One of my favorite aspects of Sagan is his clear sense of wonder, and his eagerness to share that with everyone he spoke to. He was a very gentle man to those he disagreed with, and even the most deluded of cranks could get a fair hearing from him. His "Dragon in the Garage" arguement from Demon Haunted World is one of the defining standards of rationality.

Find the show on your local stations, record it if you can, and enjoy.


posted by Thursday at 11:36 pm 0 comments

Religion: Pride

Last Friday, President Bush had declared a “National Day of Prayer”. This was immediately followed on Saturday by the “National Day of How the Fuck Did That Help?”

Seriously, was there any change at all on Friday? I suppose some are going to claim at least a moral victory (ha!) for Rita downgrading to a category 3 later in the week. This is probably just as well, as when Rita briefly reached category five, Katrina was said to have gone to her trailer to "drink crantinis until I'm blind... that BITCH!" Battling divas are such a pain on-set, you know?

Anyhow, the question remains as to whether the collective prayers actually did a damn thing to help people that had been devastated by Katrina. There is an appropriate saying here, and it comes from (of all places) Communist Russia: Pray to God, fine; but keep rowing to shore.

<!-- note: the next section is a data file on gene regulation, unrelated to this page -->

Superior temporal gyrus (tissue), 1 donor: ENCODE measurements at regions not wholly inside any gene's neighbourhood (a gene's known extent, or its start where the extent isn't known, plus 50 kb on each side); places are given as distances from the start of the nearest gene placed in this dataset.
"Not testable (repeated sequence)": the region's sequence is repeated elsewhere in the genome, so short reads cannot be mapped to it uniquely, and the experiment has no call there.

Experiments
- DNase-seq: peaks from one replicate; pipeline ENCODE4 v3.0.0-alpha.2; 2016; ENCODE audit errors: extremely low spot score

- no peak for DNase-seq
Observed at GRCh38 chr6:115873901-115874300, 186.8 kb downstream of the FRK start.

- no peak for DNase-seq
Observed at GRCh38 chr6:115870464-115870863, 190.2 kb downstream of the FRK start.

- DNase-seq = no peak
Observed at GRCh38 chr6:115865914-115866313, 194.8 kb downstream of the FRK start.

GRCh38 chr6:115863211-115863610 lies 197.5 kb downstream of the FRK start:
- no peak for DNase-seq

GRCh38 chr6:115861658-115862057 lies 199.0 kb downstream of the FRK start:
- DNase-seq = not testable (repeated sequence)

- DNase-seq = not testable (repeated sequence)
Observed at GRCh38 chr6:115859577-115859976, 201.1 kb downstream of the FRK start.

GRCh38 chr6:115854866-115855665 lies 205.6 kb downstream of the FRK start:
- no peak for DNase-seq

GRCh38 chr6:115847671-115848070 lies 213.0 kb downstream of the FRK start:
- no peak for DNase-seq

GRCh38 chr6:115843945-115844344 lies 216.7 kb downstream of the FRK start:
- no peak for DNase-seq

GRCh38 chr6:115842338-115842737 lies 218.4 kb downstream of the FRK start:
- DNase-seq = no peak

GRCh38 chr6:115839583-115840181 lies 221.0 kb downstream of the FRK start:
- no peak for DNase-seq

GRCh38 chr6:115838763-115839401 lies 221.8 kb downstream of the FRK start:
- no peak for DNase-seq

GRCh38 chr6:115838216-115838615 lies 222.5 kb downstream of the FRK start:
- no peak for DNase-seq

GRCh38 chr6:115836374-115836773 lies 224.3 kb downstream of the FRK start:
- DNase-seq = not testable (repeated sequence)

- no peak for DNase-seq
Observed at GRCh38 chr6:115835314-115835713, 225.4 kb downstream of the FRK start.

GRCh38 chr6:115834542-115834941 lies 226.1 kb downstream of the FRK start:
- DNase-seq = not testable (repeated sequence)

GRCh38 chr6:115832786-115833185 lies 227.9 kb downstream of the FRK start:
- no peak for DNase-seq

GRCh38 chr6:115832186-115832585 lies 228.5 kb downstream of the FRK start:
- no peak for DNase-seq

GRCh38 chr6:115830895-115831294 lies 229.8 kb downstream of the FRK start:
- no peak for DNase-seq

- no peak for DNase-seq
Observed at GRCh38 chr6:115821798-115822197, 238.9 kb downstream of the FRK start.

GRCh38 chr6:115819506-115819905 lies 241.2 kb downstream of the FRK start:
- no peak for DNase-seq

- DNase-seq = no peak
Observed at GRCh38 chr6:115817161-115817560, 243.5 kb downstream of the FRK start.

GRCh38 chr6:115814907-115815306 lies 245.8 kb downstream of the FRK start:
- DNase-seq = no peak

For those who do claim that God listened to them, one could ask why He would now, when He didn’t four weeks back, because you can be damn sure there was some ferocious prayers being given up both before and during the hurricane. Well, modesty forbids them from saying it out loud, but apparently, only prayers from the truly devout count. You know, real Christians/Jews/Muslims/Hindus/Wiccans/Scientologists/Flying Spaghetti Monsterists.

There have been various and sundry reasons given by the religious for the assault on the United States by hurricanes this season, ranging from “because of gays” to “because of abortion” to “because of hot, hot horse-on-man sodomy in Washington State”. None of these folks seem to be very bothered by the appearance of very bad aim by their omnipotent buddy, having misses completely those regions in the United States which have the most relaxed social laws. You’d think earthquakes would be all the rage just now in the West, and the hurricanes would be climbing much farther up the coast in the East, but hey, God works in mysterious ways, right?

Now, I’ve been accused by the religious of having excessive pride often enough, and I still can’t quite figure out why. Demanding proof that there is not only a creator is considered hubris, whereas believing that we are regarded as so fantastically special that He/She/They/It in fact created the entire universe just for us, is considered humility.